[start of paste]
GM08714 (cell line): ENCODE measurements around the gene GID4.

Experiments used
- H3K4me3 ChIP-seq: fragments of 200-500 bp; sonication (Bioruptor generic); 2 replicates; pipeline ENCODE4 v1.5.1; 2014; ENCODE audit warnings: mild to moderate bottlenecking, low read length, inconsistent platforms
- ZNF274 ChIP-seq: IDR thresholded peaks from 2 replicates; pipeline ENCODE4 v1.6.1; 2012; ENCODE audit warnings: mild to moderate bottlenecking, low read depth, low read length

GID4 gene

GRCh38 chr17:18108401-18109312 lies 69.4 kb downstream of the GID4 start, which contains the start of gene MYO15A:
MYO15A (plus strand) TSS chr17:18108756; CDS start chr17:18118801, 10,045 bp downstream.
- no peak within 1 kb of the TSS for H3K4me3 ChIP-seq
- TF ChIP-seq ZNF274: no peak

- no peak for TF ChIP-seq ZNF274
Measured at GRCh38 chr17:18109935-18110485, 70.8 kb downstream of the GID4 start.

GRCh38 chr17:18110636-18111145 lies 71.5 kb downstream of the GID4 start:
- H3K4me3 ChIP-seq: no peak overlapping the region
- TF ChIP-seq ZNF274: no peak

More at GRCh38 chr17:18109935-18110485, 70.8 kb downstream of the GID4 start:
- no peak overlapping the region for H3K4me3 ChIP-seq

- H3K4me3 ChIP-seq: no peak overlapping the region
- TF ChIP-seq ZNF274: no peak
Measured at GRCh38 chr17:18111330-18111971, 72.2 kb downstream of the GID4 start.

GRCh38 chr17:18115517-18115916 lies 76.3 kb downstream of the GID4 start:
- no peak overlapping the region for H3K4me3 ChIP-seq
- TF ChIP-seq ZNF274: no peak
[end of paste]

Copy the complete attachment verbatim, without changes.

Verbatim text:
GM08714 (cell line): ENCODE measurements around the gene GID4.

Experiments used
- H3K4me3 ChIP-seq: fragments of 200-500 bp; sonication (Bioruptor generic); 2 replicates; pipeline ENCODE4 v1.5.1; 2014; ENCODE audit warnings: mild to moderate bottlenecking, low read length, inconsistent platforms
- ZNF274 ChIP-seq: IDR thresholded peaks from 2 replicates; pipeline ENCODE4 v1.6.1; 2012; ENCODE audit warnings: mild to moderate bottlenecking, low read depth, low read length

GID4 gene

GRCh38 chr17:18108401-18109312 lies 69.4 kb downstream of the GID4 start, which contains the start of gene MYO15A:
MYO15A (plus strand) TSS chr17:18108756; CDS start chr17:18118801, 10,045 bp downstream.
- no peak within 1 kb of the TSS for H3K4me3 ChIP-seq
- TF ChIP-seq ZNF274: no peak

- no peak for TF ChIP-seq ZNF274
Measured at GRCh38 chr17:18109935-18110485, 70.8 kb downstream of the GID4 start.

GRCh38 chr17:18110636-18111145 lies 71.5 kb downstream of the GID4 start:
- H3K4me3 ChIP-seq: no peak overlapping the region
- TF ChIP-seq ZNF274: no peak

More at GRCh38 chr17:18109935-18110485, 70.8 kb downstream of the GID4 start:
- no peak overlapping the region for H3K4me3 ChIP-seq

- H3K4me3 ChIP-seq: no peak overlapping the region
- TF ChIP-seq ZNF274: no peak
Measured at GRCh38 chr17:18111330-18111971, 72.2 kb downstream of the GID4 start.

GRCh38 chr17:18115517-18115916 lies 76.3 kb downstream of the GID4 start:
- no peak overlapping the region for H3K4me3 ChIP-seq
- TF ChIP-seq ZNF274: no peak